The Best Packing List For Study Abroad in Europe

The most dreaded to-do before any trip is packing, but packing for an entire semester abroad is on a whole other level. How do you pack your entire life into one checked bag and one carry-on?! Are you stressing? Don’t.Luckily for you, we’re here to go over everything you will need so you can feel calm and confident heading off onto your next grand adventure. After reading this packing list you will be prepared for anything that comes your way while studying abroad.  If you’re studying abroad in Europe this Fall, you’re likely arriving in late August or early September and heading back home in November or December. That means that you will go through multiple seasons during your time abroad and need to plan accordingly.In order to fit everything into your suitcases without overpacking and leaving space to shop, you need to be strategic. Think Marie Kondo – do your items spark joy? More realistically, do they need to make the trip across the pond with you?  We’ll get into that and more, so, without further ado, let’s get into the best study abroad packing list for Europe! 

Clothing Essentials

Let’s start with the basics. A good rule of thumb is to pack two weeks worth of socks and underwear. Next, take a mental note of your daily routine. What do you wear day to day–to class, to work out, or to lounge? Pack a few minimal outfits and follow the “capsule” rule- where every piece can be mixed and matched with each other, no matter what combination. For bottoms think “4, 3, 2” with four pants/jeans, three shorts, and two skirts. Leggings are also a travel godsend so make sure to pack at least three pairs–more if you plan to work out often.As far as tops go, you will need versatile pieces that are both comfortable and can be dressed up or down. In our experience, we have been set with five casual tops, four “going out” tops, and three basic tanks. Also it’s Europe, so you can’t forget about the dresses. Three casual sundresses and two nice dresses for wearing on your nights out should be included. There’s nothing like wandering around the cobblestone streets of Rome, stopping for a rooftop aperitivo, and feeling your dress flutter in the breeze. Lastly, don’t forget about pajamas. Pack a few options that can double up as casual shirts and leggings.Remember that you’re studying abroad in Europe! Although younger teenagers will wear athleisure around, most Europeans dress a bit nicer when they head out of the house. Basically wearing an oversized t-shirt and shorts is the equivalent of walking around with an American flag stamped on your forehead!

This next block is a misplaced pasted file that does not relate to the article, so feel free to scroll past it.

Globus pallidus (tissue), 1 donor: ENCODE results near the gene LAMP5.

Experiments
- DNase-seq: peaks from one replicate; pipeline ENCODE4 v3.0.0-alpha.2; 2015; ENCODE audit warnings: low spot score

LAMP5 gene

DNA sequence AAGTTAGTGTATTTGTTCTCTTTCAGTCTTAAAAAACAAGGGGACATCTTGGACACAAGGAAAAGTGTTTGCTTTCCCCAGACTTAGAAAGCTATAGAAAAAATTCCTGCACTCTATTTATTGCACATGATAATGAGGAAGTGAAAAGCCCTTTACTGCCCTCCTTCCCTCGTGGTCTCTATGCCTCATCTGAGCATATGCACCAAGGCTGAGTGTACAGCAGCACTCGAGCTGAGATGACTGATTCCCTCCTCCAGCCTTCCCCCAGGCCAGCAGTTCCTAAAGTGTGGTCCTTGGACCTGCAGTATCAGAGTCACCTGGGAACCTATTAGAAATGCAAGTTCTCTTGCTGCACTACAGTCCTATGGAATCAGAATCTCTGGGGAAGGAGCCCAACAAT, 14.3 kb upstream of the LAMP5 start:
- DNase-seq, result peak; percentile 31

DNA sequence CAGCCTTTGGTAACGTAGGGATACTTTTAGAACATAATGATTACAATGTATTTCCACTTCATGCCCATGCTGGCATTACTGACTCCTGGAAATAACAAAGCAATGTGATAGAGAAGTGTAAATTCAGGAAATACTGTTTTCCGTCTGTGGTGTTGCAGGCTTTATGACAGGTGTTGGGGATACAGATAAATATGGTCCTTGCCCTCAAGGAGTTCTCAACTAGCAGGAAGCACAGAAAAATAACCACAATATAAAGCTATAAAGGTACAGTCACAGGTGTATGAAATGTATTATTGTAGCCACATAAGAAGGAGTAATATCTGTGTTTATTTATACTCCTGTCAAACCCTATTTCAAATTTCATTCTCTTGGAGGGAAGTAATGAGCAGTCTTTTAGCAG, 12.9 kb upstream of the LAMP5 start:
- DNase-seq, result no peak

Cold Weather Items

Europe in the late Fall (November-December) can be quite cold and unpredictable so start by packing warm layers and transitional pieces. Depending on where you’re studying and planning on visiting you may need to pack a winter jacket – but remember you can also purchase one while abroad! Grab a few layering accessories (that don’t take up too much space in your luggage) like a hat a scarf and light gloves. Other jackets you might want to include are a raincoat, a casual jacket (jean or leather), and a light cardigan. Pro tip: to save space on packing, wear your heaviest coat on the airplane. Next on the list is long sleeves and sweaters. Long sleeves are perfect layering options and transition from Fall to Winter, pack two. Be selective in packing sweaters, only two to four are recommended. Remember you’re going to want to shop!Some of you may be hesitating at packing these cold-weather items– sure southern Italy may never get too cold, but have you considered any trips you might be taking during the semester? Maybe your dream destination is the Swiss Alps? The UK? Even Paris get chilly in the fall! Having at least a few cold-weather items can open up the possibilities for all your travels abroad.


Let’s get some shoes. Many European cities have cobblestone streets that wreak havoc on your shoes. It will still be quite warm in Europe in September so a pair or two of cute and comfortable sandals should be on your list. If you insist on bringing heels, make sure they have a chunky heel and aren’t 5-inches tall – trust us you’ll never wear them. Also, remember to pack a pair of flip-flops. Whether you’re walking on a sandy beach or tiptoeing in a hostel shower, keep your feet protected. Don’t forget we will be transitioning into Fall so you’ll want to pack two pairs of boots or booties, one brown and one black. Like the song, make sure your boots are made for walking. They will need to make it through miles and miles of all-terrain; wet cobblestones, grassy hills, and sticky pub floors to name a few. Grab a pair of cute sneakers that won’t ruin your outfit, but will be comfortable enough for long days of walking. Lastly, pack a pair of athletic shoes. You could be hiking in the Austrian Alps or going on a particularly long walking tour of a beautiful city, and you’ll want your feet as comfortable as possible.